We’re going through testing times. When voting began in the 19th century, even the most prescient of parliamentary members couldn’t have imagined the likes of the social media explosion which is now doing battle for our opinions. I’m pretty sure that even Nostradamus’s predictions stopped in the arena of cat-beards and baby memes.
People are passionate about their politics, and that’s how it should be. But we are now in the habit of sharing every tiny aspect of our lives, immediately. We mainly live within our own echo chamber, meaning we post each time with the expectation of approval and we read whatever feeds our confirmation bias. Online, many instantly click and share in a rush, sometimes a kneejerk reaction to something on the news or heard on the bus, forwarded immediately without time for analysis, fact checking or digestion. Others just love to provoke debate and conflict.
If you’re seen as a representative of the group being discussed, you can feel an immense pressure to counter any ill-informed views. For example, over the past week or so I’ve found myself gently explaining the role of the Chief Rabbi. There seems to be an assumption that every Jew in Britain has chosen our favourite, X Factor style. Amazingly, I’ve also had to clarify that British Jews can actually be born in Britain, we’re not shipped in from Israel to look after the money and the media. I’ve had to gently point out that using euphemisms doesn’t actually disguise what you’re really saying…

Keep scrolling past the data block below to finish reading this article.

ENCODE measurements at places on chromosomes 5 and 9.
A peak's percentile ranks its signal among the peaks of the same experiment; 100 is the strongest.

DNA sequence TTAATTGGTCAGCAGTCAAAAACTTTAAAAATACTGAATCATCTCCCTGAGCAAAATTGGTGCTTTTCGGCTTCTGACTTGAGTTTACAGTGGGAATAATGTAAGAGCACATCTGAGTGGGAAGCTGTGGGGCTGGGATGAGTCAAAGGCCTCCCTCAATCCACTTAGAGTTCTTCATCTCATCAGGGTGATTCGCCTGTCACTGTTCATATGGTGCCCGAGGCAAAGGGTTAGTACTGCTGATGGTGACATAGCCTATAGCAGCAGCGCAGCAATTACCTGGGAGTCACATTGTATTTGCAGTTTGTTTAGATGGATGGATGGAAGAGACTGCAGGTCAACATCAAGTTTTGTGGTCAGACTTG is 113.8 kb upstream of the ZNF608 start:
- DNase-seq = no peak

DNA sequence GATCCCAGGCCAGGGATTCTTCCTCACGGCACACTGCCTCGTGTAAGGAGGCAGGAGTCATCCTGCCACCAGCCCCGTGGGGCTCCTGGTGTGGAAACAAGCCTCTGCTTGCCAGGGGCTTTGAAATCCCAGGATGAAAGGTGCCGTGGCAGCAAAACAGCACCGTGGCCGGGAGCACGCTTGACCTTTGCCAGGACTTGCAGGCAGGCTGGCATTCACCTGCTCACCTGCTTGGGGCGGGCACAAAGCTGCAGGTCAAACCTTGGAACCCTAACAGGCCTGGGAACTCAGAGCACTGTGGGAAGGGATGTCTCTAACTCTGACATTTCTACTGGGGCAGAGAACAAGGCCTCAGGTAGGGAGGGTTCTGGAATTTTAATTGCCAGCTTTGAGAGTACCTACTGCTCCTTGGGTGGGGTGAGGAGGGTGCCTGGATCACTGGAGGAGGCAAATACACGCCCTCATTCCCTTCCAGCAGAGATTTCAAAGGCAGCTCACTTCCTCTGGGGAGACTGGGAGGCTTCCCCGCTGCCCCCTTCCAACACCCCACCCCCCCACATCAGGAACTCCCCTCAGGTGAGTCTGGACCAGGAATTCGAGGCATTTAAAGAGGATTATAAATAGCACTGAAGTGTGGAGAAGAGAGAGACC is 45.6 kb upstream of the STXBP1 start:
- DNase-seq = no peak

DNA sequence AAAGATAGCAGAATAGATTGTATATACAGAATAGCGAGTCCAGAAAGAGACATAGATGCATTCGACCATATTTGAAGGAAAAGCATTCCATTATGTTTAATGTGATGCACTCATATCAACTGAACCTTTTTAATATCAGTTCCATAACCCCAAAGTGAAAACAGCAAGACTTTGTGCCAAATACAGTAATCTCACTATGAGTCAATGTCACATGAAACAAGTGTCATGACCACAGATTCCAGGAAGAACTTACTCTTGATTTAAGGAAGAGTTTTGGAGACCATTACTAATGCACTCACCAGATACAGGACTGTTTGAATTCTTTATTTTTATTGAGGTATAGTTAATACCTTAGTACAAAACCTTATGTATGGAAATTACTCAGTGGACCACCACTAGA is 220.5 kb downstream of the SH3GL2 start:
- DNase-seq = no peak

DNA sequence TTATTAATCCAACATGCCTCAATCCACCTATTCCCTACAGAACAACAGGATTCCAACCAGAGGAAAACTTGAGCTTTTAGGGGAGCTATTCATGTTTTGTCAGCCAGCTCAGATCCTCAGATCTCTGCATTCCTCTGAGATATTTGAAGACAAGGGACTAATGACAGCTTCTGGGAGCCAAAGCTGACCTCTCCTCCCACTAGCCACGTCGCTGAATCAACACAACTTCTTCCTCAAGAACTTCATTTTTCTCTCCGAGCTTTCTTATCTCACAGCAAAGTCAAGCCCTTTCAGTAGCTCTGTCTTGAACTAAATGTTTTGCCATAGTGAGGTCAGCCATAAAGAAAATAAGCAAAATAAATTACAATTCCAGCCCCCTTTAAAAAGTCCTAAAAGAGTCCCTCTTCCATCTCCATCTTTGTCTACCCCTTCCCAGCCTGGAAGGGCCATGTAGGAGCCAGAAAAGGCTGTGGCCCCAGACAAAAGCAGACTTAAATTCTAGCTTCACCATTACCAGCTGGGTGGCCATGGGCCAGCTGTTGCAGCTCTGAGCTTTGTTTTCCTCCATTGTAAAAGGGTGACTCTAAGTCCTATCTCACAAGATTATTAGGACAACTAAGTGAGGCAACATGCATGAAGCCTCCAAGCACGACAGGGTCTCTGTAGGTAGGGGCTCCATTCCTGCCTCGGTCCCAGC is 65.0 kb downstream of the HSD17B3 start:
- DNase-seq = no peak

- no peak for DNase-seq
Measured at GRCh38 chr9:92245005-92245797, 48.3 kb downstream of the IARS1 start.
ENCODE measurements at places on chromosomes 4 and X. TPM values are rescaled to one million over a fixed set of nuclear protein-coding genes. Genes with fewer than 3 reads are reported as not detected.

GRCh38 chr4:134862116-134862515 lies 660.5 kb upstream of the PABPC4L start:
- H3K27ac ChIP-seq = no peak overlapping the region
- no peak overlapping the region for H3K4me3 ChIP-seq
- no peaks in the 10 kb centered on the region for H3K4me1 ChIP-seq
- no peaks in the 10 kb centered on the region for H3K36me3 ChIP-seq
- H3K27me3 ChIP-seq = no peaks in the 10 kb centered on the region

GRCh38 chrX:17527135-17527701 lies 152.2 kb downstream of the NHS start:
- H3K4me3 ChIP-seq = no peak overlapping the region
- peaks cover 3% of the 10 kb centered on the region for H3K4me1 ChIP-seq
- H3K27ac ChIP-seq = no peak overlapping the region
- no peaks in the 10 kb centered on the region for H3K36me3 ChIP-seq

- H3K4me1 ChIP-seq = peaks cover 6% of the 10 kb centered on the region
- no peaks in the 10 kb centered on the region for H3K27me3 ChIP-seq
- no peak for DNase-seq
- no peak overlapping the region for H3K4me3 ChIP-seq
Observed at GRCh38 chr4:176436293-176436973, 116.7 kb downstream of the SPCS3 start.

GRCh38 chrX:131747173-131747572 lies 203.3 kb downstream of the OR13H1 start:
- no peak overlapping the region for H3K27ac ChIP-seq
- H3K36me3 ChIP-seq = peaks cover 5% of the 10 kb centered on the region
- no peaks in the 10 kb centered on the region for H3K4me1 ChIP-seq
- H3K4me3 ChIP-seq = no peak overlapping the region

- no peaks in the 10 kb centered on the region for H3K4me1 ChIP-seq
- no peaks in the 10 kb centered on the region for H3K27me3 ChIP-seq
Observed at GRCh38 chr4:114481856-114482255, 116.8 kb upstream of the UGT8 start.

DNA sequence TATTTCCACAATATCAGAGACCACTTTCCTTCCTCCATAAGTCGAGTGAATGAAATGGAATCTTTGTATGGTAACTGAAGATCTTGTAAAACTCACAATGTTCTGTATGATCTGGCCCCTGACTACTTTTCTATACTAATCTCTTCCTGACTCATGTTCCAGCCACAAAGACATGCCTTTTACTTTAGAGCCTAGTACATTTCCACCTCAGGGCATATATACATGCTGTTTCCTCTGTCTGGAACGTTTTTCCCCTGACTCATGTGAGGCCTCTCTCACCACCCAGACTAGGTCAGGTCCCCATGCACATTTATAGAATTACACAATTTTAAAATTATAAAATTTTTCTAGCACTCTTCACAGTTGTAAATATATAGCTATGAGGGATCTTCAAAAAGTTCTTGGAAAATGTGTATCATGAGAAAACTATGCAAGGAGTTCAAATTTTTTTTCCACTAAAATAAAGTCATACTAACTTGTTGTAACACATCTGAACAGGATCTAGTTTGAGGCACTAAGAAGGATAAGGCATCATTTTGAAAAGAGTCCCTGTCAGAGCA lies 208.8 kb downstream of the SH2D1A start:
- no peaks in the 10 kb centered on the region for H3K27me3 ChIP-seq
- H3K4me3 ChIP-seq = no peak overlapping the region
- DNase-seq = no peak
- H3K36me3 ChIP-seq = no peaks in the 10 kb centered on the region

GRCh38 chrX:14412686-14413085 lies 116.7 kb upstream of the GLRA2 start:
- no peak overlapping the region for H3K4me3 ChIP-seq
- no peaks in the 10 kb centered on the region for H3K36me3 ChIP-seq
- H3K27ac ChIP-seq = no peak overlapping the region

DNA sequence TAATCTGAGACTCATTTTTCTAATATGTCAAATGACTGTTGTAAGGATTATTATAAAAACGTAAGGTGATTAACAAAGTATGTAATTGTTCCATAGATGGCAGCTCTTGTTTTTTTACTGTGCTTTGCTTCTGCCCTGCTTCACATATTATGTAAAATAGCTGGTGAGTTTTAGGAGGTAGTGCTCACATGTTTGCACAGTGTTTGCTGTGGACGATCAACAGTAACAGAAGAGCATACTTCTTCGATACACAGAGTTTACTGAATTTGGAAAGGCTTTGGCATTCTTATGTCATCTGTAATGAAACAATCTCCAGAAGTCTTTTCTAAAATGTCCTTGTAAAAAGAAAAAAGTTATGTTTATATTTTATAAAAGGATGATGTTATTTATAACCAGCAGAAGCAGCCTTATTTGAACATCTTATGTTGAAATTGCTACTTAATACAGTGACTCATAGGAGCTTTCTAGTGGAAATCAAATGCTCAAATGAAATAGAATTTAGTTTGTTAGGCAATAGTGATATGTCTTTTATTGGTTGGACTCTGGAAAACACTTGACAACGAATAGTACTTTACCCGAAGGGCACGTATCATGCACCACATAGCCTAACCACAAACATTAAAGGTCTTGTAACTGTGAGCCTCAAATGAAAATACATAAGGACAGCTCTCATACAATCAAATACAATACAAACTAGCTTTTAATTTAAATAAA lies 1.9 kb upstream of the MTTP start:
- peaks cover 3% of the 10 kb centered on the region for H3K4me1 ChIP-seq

And it hasn’t all been about antisemitism. In this war of words, where emotions are running high, there are posts about all sectors of our multicultural British society, about what “they” have done or would do or might like to happen. So here is a handy guide to sharing on social media right now. Or ever. If you're going to post something which, however loosely, relates to a particular minority - and I mean any, not just mine - here are a few suggestions as to how to process that post before deciding to go public:
- Try replacing that race, religion or ethnicity with another in that sentence (or in your head) and see how you feel about the sentiment or language that you're using.
- Visualise yourself saying it face to face with an ordinary member of that particular group, not a politician or public figure, just one of your neighbours who lives their own quietly productive life.
- Picture yourself declaring that statement in a public place, perhaps on a stage, to a mixed audience from within and outside of your echo chamber, and being asked to clarify and explain what you mean, to really drill down into the essence of your point.
- Consider the butterfly effect of "words x 10". What might be the potential outcome if those listening strongly agree, agree way beyond the parameters of your comment and push forward quoting you. Or if people disagree, what actions they may take in your name if they feel hurt or aggrieved.
- Imagine directing it at yourself. Or someone you love.
Still feel ok? Comfortable to shout from the rooftops to a sea of friends and strangers? Go for it!